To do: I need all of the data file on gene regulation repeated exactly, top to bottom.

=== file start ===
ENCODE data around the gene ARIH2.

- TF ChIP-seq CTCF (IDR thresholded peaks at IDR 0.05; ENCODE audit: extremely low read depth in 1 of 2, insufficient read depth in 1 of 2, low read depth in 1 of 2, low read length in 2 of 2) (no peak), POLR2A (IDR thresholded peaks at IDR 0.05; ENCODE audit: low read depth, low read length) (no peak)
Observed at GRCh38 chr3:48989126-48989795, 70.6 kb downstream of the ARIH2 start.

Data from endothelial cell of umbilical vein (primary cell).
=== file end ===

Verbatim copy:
ENCODE data around the gene ARIH2.

- TF ChIP-seq CTCF (IDR thresholded peaks at IDR 0.05; ENCODE audit: extremely low read depth in 1 of 2, insufficient read depth in 1 of 2, low read depth in 1 of 2, low read length in 2 of 2) (no peak), POLR2A (IDR thresholded peaks at IDR 0.05; ENCODE audit: low read depth, low read length) (no peak)
Observed at GRCh38 chr3:48989126-48989795, 70.6 kb downstream of the ARIH2 start.

Data from endothelial cell of umbilical vein (primary cell).